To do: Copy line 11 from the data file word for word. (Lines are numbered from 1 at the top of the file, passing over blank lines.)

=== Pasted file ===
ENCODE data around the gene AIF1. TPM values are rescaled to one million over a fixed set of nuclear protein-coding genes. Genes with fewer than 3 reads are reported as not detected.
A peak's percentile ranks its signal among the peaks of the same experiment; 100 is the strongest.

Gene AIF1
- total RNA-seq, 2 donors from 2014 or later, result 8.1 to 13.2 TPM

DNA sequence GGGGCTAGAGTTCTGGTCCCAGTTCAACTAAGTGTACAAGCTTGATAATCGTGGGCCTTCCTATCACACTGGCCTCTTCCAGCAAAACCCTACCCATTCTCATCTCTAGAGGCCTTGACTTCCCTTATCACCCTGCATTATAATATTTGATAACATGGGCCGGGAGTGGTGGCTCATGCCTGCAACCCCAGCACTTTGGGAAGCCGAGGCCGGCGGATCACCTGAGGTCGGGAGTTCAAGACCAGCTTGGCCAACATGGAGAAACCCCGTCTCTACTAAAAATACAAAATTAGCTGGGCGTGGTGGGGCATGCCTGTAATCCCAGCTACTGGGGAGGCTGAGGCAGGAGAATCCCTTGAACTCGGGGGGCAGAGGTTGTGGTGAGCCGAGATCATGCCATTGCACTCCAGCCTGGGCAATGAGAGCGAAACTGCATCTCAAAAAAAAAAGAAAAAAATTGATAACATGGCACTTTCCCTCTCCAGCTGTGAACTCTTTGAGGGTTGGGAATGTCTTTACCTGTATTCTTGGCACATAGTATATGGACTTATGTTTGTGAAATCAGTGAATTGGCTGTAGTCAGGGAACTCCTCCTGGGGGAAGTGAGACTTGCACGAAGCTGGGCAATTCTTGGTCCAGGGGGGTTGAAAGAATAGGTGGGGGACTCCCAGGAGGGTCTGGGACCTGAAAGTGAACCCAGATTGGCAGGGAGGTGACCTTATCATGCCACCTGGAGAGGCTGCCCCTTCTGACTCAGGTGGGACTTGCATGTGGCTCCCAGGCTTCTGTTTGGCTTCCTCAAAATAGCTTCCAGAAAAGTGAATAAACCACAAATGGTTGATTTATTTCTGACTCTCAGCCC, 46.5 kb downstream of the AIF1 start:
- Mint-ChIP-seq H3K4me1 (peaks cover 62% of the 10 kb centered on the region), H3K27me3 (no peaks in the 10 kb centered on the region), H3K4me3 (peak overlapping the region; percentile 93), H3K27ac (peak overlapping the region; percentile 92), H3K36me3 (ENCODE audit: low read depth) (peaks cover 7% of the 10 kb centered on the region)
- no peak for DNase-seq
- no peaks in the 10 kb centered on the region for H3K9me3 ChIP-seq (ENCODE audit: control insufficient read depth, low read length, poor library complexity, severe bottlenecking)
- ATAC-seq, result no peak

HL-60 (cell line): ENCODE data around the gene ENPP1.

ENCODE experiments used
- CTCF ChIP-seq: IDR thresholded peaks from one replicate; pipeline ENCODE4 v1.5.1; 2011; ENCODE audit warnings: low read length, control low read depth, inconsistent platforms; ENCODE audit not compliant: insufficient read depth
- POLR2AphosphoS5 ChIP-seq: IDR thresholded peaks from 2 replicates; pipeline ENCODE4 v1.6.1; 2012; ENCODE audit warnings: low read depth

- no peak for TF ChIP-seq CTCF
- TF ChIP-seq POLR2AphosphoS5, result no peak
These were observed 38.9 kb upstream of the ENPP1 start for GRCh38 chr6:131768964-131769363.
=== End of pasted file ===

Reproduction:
ENCODE experiments used